French tarragon Artemisia dracunculus is one of the trickiest herbs to grow, but also one of the most rewarding. It’s anise-like flavour is clean, subtle and delightful, while also being penetrating; a little goes a long way. It has smooth narrow bright green leaves on stalks that grow from a spreading roostock. Growing to about 40 cm, it rarely flowers, and never sets viable seed. Read more
by Penny Woodward
Statuesque angelica (Angelica archangelica) is a native of North and Eastern Europe to central Asia and Greenland. I love its large fresh green leaves that add a tropical lushness to my garden and it’s huge soccer ball sized, lime green flower heads. It is a fast growing biennial herb to more than 2 m when it flowers. In the first year angelica grows as a large clump with hollow, ribbed stems that are produced from a strong taproot and large soft matt green leaves. In spring of the second year, a hollow stem grows from the centre of the plant; this is topped by one or more large rounded flower heads, the flowers are followed by ribbed seeds. Glossy angelica (Angelica pachycarpa) has glossy leaves, is smaller growing and is a useful ornamental plant. Read more
Dill, Anethum graveolens, is a delightful tall annual herb that grows to about 1 m from a taproot, with a single stem and many feathery blue-green leaves and branches. These are topped by groups of umbrella-shaped flower heads made up of small yellow flowers. The flowers are followed by flat, oval, brown seeds, which self-sow readily if left on the plant. Dill is probably one of the oldest medicinal herbs. It was used by the Egyptians before 3000 BC. The name dill is found in several old European languages, reflecting its widespread use, but its derivation is unclear. In medieval times, dill developed a reputation for protecting anyone who carried it against witches. It was a common ingredient in potions and spells and English country brides would wear a sprig of dill on their wedding day, while in Germany, a bride would put dill and salt in her shoes to bring her good luck. By the beginning of the seventeenth century dill was grown in many countries all over the world because it was known as ‘a gallant expeller of wind’. Read more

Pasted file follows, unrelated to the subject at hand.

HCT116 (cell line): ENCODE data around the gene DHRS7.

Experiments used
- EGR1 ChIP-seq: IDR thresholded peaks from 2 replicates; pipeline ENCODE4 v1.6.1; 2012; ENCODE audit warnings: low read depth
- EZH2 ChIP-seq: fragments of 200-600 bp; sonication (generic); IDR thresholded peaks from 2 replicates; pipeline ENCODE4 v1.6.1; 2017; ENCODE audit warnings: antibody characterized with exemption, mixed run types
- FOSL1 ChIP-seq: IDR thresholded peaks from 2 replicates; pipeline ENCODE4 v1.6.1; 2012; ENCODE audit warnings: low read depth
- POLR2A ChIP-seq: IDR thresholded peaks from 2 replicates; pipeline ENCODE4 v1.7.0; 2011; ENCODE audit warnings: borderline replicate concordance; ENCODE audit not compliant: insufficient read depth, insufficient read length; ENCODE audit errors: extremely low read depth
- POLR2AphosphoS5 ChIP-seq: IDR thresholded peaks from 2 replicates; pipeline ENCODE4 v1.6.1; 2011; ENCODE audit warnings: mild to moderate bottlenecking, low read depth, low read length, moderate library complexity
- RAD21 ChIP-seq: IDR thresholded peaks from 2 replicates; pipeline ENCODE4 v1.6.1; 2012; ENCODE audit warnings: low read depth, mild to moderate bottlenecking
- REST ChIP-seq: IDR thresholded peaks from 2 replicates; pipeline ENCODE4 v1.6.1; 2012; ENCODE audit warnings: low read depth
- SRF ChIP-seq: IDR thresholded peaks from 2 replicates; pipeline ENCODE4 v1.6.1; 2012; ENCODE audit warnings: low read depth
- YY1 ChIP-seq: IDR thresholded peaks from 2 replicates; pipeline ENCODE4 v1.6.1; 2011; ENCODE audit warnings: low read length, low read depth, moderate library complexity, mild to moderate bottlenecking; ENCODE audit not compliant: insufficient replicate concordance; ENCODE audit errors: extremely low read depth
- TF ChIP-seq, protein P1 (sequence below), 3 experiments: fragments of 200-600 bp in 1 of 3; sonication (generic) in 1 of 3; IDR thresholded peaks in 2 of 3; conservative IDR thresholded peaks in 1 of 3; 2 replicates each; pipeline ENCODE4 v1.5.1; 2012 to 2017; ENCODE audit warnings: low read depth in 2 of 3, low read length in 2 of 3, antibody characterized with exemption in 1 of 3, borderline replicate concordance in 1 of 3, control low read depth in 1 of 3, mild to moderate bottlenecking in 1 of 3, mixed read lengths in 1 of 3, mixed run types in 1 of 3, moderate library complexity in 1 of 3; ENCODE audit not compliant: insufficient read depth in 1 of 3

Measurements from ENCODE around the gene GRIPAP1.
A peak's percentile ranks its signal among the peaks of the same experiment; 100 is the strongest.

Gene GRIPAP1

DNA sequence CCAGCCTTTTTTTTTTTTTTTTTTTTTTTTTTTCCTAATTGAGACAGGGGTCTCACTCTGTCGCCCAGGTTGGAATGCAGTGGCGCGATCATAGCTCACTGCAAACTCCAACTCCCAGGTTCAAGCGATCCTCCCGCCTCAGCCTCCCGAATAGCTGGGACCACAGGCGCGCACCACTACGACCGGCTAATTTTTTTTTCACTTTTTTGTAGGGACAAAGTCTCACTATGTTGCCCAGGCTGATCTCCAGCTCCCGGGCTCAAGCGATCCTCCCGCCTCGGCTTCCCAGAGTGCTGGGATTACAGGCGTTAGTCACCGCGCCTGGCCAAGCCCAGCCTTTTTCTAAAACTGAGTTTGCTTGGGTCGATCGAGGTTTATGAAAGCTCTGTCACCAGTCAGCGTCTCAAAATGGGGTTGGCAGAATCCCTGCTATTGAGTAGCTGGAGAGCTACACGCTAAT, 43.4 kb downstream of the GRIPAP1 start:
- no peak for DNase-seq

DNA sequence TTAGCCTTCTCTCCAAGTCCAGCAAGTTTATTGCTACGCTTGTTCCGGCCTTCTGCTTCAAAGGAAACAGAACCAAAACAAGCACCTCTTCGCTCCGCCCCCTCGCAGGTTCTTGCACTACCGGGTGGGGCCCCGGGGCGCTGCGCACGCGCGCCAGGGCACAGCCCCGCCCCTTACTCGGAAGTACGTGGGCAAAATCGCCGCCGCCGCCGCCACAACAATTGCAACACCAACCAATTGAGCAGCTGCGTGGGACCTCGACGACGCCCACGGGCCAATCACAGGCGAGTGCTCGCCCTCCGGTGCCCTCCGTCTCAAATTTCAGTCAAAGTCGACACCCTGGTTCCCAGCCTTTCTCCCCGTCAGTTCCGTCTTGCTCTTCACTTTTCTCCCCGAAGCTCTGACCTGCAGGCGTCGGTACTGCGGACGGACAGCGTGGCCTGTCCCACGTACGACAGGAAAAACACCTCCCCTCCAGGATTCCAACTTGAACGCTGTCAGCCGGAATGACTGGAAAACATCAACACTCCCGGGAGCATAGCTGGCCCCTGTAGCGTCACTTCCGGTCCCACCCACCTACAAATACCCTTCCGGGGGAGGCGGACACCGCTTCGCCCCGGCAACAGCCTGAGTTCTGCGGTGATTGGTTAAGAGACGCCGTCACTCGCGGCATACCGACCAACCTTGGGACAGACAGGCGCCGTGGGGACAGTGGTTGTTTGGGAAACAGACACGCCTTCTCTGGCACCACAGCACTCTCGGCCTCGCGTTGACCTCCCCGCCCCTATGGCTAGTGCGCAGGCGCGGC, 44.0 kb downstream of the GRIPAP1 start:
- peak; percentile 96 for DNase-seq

The old Spanish saying, ‘He has as many virtues as betony’ reflects the once wide-ranging uses of this attractive plant. Betony (Stachys officinalis) is a tough and versatile herb that grows as a compact clump of pebbly, dark green leaves. From this clump grow stalks with pairs of opposite smaller leaves. In summer, towards the top, whorls of reddish-purple flowers occur, just above the leaf pairs, with a dense group of flowers at the top of the spike. There are also cultivars with white flowers and various shades of pink.
Most books will tell you that betony does best in full-sun but I find it thrives in dappled shade, in a humus-rich, sandy loam soil with some moisture. It doesn’t do well in an open position in our hot dry summers but it does cope well with my heavier slightly acid soil. Generally, betony does best in cool temperate regions where it will tolerate temperatures down to -25°C, but it will also grow in the sub-tropics and mountainous regions of the tropics.